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Unretirement: How Baby Boomers are Changing…
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Unretirement: How Baby Boomers are Changing the Way We Think About Work,…

by Chris Farrell

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Looking at retirement as "unretirement," this work examines retirement from an historical and sociological perspective, with a focus on the Baby Boomers, the next great group of retirees. Unretirement is primarily about finding work in one's life after the age of 65 that has meaning, which may or may not provide income. Weighted toward income-producing positions, the author paints a positive future for healthy retirees, even those who haven't saved enough to live the typical retiree lifestyle of leisure. A smaller, less educated workforce, knowledgeble and experienced "unretirees," good physical and mental health; and, the desire to give back to the world, all contribute to Farrell's belief that new and upcoming retirees can make the next chapter in their lives one without poverty and with profound meaning. This well-researched book doesn't get into the details about how to do it, although real life examples provide pathways to making retirement into the next adventure. Published in 2014, at this writing, the examples are current, and within the context of the recent financial downturns this country has experienced. The book is indexed, has chapter notes, and a brief bibliography under DIY Research, including web sites. ( )
  brickhorse | Oct 12, 2015 |
This is an excellent book that takes a very hopeful view of the future as it relates to the Baby Boomer generation. The book basically disputes the scenario of doom and gloom that is being presented for the upcoming retiring baby boomers. Farrell points to more people staying in the work force and all the positive benefits of more time in the workforce. Of course one could question his assumption that people will be able to continuing working and if all the demographics at work will support his rosy picture of the future.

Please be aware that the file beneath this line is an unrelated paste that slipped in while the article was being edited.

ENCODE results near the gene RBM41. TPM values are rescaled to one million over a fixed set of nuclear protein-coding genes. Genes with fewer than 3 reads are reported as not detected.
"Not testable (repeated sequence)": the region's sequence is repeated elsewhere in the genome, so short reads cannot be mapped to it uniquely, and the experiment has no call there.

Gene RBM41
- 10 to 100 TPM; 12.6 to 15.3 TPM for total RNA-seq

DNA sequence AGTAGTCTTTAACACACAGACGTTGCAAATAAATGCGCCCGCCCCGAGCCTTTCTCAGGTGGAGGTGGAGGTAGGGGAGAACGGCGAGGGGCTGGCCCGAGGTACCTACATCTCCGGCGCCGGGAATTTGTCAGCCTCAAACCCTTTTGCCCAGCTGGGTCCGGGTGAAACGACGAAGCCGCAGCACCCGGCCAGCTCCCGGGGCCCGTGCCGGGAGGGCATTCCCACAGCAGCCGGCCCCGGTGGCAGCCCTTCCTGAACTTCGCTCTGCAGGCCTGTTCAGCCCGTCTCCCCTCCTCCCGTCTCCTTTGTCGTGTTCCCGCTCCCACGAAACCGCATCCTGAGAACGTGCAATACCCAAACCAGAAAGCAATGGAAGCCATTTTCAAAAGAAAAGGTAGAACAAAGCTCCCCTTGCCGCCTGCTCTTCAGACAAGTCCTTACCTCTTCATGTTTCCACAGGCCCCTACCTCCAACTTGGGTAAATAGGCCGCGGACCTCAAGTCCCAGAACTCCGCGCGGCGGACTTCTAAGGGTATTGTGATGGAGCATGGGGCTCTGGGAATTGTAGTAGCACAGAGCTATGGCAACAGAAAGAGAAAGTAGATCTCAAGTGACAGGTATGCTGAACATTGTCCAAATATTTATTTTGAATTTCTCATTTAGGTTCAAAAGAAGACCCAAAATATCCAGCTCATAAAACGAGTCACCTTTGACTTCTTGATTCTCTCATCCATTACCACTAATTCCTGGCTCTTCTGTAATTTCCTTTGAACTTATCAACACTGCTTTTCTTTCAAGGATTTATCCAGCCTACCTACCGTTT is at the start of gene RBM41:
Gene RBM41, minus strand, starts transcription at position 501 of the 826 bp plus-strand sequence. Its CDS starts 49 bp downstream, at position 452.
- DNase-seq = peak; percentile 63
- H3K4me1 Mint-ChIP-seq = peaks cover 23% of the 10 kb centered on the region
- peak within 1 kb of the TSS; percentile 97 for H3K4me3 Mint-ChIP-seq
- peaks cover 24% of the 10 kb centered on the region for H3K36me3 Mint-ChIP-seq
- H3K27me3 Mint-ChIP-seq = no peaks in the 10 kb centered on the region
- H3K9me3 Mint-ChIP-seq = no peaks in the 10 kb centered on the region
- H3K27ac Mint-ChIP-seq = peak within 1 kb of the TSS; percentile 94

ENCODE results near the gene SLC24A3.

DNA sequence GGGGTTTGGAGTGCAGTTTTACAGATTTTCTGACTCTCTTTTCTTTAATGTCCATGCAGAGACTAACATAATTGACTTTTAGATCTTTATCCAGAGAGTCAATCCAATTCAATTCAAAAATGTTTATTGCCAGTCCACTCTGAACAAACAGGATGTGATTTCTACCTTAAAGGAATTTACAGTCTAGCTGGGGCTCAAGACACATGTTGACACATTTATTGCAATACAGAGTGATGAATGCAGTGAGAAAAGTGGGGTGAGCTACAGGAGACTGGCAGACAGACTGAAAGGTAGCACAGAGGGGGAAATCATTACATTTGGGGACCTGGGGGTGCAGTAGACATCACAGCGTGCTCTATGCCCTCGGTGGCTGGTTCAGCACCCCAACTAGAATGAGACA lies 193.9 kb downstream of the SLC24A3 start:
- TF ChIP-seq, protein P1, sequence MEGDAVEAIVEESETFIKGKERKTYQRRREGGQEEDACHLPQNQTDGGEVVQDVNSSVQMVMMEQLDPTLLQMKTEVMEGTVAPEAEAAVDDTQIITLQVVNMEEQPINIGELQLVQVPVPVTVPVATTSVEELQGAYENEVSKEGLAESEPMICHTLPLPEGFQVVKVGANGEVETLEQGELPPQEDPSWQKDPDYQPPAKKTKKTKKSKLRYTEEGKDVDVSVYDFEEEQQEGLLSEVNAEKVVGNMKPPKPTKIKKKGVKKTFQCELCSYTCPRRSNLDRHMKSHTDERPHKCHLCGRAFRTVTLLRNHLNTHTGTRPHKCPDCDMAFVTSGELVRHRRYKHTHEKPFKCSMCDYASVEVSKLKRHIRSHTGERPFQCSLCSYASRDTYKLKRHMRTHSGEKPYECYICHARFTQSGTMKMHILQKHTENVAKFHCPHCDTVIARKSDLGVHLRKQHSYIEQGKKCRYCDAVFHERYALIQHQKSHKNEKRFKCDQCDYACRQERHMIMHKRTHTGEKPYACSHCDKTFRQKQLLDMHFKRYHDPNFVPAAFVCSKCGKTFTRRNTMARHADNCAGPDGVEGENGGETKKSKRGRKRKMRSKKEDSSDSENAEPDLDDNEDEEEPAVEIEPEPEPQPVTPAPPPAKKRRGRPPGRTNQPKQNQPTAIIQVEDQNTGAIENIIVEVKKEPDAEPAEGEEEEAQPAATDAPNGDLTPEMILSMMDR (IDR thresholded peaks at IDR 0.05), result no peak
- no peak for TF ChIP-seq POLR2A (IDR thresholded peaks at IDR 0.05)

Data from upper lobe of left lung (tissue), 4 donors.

The book has a liberal bent to it but it really develops logical and common sense suggestions for positive solutions to problems faced by the large group of over 65 year olds that will be retiring or "unretiring". A good overview of economics and a good history about retirement and the rapid changes of the 20th and 21st century. ( )
  nivramkoorb | Dec 11, 2014 |
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"The old idea of 'retirement'--a word that means withdrawal, describing a time when people gave up productive employment and shrank their activities--was a short-lived historical anomaly. Humans have always found meaning and motivation in work and community, Farrell notes, and the boomer generation, poised to live longer in better health than any before, is already discovering unretirement: extending their working lives, often with new careers, entrepreneurial ventures, and volunteer service. Their experience, wisdom--and importantly, their continued earnings--will enrich the American workplace, treasury, and our whole society in the decades to come"--Amazon.com.… (more)

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